1. For the corporation that has acquired another company, merged with another company, or been acquired by another company, evaluate the strategy that led to the merger or acquisition to determine whether or not this merger or acquisition was a wise choice. Justify your opinion.
A merger occurs when one firm assumes all the assets and all the liabilities of another. The acquiring firm retains its identity, while the acquired firm ceases to exist. A majority vote of shareholders is generally required to approve a merger. A merger is just one type of acquisition. One company can acquire another in several other ways, including purchasing some or all of the company's assets or buying up its outstanding shares of stock.
In general, mergers and other types of acquisitions are performed in the hopes of realizing an economic gain. For such a transaction to be justified, the two firms involved must be worth more together than they were apart. Some of the potential advantages of mergers and acquisitions include achieving economies of scale, combining complementary resources, garnering tax advantages, and eliminating inefficiencies. Other reasons for considering growth through acquisitions include obtaining proprietary rights to products or services, increasing market power by purchasing competitors, shoring up weaknesses in key business areas, penetrating new geographic regions, or providing managers with new opportunities for career growth and advancement. Since mergers and acquisitions are so complex, however, it can be very difficult to evaluate the transaction, define the associated costs and benefits, and handle the resulting tax and legal issues. In today's global business environment, companies may have to grow to survive, and one of the best ways to grow is by merging with another company or acquiring other companies. In general, acquisitions can be horizontal, vertical, or conglomerate. A horizontal acquisition takes place between two firms in the same line of business. For example, one tool and die company might purchase another. In contrast, a vertical merger entails expanding forward or backward in the chain of distribution, toward the source of raw materials or toward the ultimate consumer. For example, an auto parts manufacturer might purchase a retail auto parts store. A conglomerate is formed through the combination of unrelated businesses.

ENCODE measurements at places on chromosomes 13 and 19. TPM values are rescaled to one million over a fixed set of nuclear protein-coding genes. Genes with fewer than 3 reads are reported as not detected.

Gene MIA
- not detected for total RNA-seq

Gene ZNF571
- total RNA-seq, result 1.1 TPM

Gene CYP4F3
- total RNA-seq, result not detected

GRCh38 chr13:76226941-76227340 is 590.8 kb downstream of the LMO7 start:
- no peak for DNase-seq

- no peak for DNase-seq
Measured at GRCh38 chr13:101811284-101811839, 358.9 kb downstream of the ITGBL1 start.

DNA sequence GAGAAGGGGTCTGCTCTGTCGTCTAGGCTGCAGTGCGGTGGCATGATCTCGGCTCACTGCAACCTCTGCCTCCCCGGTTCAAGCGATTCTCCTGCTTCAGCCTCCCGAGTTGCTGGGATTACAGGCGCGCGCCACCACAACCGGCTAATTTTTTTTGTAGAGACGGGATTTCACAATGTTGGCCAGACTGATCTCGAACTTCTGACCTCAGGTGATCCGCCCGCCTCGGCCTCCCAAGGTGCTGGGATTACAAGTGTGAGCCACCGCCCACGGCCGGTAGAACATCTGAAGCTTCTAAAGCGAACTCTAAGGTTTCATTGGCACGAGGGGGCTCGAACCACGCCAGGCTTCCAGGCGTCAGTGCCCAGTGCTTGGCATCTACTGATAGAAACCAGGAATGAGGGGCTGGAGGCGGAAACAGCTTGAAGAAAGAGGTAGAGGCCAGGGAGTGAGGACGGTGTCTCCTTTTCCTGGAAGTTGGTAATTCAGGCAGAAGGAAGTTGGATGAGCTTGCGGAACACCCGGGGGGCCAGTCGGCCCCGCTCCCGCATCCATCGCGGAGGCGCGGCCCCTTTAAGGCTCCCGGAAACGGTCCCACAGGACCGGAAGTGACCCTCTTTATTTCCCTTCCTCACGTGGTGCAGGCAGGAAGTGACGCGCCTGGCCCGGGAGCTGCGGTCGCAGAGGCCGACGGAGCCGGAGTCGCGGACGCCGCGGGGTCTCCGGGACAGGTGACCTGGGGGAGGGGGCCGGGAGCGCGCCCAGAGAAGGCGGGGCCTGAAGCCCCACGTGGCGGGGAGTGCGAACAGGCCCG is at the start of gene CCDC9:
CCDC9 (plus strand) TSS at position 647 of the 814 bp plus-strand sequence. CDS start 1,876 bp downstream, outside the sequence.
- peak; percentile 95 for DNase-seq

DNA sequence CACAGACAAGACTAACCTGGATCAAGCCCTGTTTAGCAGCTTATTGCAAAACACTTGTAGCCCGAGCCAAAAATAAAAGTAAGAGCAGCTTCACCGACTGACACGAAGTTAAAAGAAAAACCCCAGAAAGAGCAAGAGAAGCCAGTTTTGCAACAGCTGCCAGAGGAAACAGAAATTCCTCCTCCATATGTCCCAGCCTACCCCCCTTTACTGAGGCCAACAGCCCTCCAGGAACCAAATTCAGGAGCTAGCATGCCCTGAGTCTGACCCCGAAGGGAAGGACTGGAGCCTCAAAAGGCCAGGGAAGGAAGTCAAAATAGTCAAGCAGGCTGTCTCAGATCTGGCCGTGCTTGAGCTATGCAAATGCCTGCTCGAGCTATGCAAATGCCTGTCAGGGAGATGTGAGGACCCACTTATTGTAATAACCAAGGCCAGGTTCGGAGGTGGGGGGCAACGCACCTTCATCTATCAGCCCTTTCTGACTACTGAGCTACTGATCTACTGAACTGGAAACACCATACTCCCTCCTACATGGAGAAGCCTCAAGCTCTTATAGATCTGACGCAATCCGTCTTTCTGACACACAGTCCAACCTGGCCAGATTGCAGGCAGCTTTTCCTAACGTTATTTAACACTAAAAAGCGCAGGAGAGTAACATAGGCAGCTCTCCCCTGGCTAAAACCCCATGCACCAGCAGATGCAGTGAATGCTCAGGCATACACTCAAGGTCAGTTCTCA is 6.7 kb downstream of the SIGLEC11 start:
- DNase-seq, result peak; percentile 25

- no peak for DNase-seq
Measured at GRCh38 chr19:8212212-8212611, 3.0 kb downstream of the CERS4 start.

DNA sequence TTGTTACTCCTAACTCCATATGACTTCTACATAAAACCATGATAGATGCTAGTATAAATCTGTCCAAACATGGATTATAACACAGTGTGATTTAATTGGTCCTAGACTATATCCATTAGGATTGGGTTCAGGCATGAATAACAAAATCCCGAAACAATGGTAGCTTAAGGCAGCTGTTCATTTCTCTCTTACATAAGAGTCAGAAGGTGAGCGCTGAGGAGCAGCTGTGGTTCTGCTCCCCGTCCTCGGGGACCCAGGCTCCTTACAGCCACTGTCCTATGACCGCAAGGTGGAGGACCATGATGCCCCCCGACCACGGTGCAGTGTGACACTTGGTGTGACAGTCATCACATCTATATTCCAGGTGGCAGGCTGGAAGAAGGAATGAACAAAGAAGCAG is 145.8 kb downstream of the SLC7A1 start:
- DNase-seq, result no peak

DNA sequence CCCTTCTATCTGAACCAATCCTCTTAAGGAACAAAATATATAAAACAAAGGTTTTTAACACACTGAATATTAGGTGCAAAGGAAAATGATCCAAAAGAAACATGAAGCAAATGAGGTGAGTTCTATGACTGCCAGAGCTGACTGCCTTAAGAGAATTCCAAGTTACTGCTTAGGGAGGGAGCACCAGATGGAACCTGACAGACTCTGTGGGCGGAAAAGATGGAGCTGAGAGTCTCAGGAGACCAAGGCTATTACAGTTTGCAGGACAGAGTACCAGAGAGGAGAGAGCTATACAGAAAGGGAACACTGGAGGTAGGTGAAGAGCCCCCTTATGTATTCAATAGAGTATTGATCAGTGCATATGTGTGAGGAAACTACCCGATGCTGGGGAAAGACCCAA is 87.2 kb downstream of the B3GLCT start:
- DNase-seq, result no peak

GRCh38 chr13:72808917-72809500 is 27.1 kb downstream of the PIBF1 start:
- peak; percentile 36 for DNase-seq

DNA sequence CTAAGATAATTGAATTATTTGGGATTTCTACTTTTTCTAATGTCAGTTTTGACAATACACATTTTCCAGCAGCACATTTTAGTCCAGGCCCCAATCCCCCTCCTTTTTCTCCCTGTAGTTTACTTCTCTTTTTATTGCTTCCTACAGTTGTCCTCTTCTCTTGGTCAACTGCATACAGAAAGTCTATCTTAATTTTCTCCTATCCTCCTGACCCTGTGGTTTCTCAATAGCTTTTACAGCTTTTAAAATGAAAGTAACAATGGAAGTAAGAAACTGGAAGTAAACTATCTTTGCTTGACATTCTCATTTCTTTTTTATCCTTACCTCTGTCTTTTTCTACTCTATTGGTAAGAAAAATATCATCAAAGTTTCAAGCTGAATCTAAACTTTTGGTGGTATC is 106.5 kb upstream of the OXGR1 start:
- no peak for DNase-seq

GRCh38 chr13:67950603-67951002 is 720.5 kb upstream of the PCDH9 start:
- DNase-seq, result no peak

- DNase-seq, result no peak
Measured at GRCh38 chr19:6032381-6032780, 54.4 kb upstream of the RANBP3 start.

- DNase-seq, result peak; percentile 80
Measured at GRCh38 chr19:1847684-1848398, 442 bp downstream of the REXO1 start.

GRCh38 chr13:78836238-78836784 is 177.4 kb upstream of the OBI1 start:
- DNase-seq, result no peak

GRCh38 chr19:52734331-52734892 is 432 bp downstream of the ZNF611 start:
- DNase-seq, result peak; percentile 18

Another type of combination of two companies is a consolidation. In a consolidation, an entirely new firm is created, and the two previous entities cease to exist. Consolidated financial statements are prepared under the assumption that two or more corporate entities are in actuality only one. The consolidated statements are prepared by combining the account balances of the individual firms after certain adjusting and eliminating entries are made.
Another way to acquire a firm is to buy the voting stock. This can be done by agreement of management or by tender offer. In a tender offer, the acquiring firm makes the offer to buy stock directly to the shareholders, thereby bypassing management. In contrast to a merger, a stock acquisition requires no stockholder voting. Shareholders wishing to keep their stock can simply do so. Also, a minority of shareholders may hold out in a tender offer.
A bidding firm can also buy another simply by purchasing all its assets. This involves a costly legal transfer of title and must be approved by the shareholders of the selling firm. A takeover is the transfer of control from one group to another. Normally, the acquiring firm (the bidder) makes an offer for the target firm. In a proxy contest, a group of dissident shareholders will seek to obtain enough votes to gain control of the board of directors.
Acquisitions and mergers are supposed to help businesses cut business costs and grow revenue - when they're executed correctly. That's what Delta endeavored to do when it acquired Northwest Airlines in 2008. The company was...
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